Disputes over employees' rights can tear a workplace apart. It's critical for both sides - employers and employees - to know what intrinsic rights workers hold. Many disputes and confrontations are avoided by simply understanding the law and how it impacts workplace relationships. These same laws can help solve disputes that have already arisen. While employee rights have grown fairly complex over the years, here are four of the most important ones.
Freedom from Discrimination
Employees can't be discriminated against because of a disability, age, gender, race, religious beliefs, and other protected classes. Discrimination includes things like refusing to hire an employee, refusing to give out a hard-earned promotion, cutting wages, cutting hours, or transferring the employee to a less desirable position.
This is a tricky issue, as employees who use company computers need to know they don't have much of a right to privacy on the employer's network. Some companies even monitor employ activity throughout the day to ensure production. However, employees do have a right to privacy when looking at things like personal mail and text messages on a personal cellphone. Work phones may not see the same protections.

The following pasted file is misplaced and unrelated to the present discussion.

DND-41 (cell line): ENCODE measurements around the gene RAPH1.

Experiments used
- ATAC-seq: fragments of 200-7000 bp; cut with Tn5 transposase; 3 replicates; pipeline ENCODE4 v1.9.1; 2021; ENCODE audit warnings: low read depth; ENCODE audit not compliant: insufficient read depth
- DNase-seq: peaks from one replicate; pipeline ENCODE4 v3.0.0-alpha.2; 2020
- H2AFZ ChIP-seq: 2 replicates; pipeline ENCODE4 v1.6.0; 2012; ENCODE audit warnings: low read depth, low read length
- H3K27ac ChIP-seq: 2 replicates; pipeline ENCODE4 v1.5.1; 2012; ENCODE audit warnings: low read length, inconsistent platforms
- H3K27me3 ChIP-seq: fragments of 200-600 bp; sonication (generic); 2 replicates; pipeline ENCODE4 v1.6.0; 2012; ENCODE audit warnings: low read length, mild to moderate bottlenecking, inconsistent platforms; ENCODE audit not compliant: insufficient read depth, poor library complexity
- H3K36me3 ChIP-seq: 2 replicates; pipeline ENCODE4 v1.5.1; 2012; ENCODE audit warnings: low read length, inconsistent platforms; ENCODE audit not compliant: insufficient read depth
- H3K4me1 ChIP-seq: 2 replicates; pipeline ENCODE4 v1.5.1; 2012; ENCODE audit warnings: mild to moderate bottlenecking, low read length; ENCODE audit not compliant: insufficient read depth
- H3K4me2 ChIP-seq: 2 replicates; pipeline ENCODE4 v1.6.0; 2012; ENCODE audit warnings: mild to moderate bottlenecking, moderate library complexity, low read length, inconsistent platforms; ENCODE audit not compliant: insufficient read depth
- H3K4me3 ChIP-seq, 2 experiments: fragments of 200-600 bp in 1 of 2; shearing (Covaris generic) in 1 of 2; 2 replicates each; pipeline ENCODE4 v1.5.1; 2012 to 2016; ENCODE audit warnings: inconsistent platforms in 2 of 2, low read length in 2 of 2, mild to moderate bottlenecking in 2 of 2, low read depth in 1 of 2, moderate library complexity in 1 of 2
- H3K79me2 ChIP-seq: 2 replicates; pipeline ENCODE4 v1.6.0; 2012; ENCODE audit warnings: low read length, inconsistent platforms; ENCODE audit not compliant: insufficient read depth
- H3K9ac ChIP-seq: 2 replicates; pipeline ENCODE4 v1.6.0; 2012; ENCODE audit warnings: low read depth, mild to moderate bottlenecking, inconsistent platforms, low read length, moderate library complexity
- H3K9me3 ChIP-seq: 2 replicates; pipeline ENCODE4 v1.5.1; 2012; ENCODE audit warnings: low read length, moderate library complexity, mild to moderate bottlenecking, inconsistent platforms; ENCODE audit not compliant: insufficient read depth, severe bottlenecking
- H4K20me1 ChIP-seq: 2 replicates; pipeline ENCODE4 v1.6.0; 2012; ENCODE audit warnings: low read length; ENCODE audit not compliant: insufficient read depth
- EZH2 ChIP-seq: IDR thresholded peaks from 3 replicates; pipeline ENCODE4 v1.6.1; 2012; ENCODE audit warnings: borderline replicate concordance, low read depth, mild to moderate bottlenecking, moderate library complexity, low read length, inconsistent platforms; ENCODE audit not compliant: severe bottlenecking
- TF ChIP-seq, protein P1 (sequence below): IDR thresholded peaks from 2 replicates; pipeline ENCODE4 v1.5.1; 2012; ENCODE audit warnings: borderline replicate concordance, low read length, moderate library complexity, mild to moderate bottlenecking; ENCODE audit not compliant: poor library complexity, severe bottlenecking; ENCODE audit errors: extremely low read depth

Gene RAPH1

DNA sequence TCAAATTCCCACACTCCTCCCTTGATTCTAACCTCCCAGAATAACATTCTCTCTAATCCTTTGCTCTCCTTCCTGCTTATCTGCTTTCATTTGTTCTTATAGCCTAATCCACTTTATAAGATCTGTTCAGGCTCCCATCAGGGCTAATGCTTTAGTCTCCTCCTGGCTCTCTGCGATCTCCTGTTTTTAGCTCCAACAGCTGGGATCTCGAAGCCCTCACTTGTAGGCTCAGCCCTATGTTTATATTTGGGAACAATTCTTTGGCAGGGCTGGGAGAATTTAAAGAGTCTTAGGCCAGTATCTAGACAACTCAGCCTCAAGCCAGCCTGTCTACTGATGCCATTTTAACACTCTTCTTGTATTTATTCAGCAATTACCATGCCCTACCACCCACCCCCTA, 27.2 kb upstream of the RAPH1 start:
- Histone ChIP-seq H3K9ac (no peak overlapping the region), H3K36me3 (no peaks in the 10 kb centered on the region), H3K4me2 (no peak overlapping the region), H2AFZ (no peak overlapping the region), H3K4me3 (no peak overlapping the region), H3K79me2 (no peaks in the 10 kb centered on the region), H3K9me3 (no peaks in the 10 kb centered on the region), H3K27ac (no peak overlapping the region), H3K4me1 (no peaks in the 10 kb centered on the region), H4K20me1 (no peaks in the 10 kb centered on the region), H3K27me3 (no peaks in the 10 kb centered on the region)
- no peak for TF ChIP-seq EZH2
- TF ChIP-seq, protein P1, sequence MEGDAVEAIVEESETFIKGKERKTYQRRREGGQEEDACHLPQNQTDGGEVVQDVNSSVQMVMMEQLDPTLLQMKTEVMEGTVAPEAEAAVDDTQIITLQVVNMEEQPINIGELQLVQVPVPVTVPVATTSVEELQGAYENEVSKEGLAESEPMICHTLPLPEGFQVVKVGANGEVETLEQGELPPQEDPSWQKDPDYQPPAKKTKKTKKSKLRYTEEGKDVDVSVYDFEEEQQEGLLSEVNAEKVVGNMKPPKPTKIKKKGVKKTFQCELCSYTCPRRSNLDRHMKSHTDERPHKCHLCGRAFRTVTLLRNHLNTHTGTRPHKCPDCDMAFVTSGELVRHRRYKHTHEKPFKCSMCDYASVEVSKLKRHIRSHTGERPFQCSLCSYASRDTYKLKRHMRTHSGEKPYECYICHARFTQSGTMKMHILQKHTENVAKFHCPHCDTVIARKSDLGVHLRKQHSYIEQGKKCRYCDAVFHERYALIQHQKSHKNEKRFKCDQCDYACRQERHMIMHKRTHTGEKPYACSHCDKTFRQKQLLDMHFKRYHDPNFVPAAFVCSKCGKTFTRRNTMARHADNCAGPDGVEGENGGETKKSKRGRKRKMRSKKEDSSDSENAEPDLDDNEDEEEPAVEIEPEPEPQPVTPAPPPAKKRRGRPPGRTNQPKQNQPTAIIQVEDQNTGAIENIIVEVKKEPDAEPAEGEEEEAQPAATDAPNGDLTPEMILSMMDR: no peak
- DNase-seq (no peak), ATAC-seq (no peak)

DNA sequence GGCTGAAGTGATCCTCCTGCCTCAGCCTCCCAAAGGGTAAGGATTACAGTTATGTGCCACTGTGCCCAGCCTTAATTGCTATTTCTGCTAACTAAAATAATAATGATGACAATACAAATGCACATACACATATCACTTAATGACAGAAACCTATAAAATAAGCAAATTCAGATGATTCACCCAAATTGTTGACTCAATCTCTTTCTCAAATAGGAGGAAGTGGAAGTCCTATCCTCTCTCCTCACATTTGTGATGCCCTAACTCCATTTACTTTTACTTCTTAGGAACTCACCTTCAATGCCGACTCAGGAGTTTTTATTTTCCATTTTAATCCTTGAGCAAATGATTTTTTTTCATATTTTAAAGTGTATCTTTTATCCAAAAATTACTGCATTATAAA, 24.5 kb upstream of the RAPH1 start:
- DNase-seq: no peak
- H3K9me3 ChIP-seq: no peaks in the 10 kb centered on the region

The Right to Fair Wages
It's true that employers have a right to set wages as they see fit. They don't have to match the competition just because it's the "going rate" - employees can choose to seek out a different job. However, employers must at least meet minimum wages standards, which are set on both a state and federal level. Though this wage does change, the minimum wage in Wisconsin right now is $7.25 per hour. That's the same as the federal minimum wage, which is set under the Fair Labor Standards Act.
The Right to Not Fear Retaliation
In some cases, employees may act as whistleblowers. They may report discrimination in the workplace, for instance, or report unsafe conditions to the Occupational Safety and Health Administration. When this is done, it's illegal for employers to then retaliate against those employees by firing them, reducing wages, or anything else. Employees who are making genuine reports need to feel safe doing so, and employers can't threaten them with termination in an effort to keep them quiet.
A business is successful when the employees and employers are all on the same page and the same team. Understanding basic rights on both sides goes a long way toward creating this professional atmosphere. Those who feel their rights have been violated must know their legal options.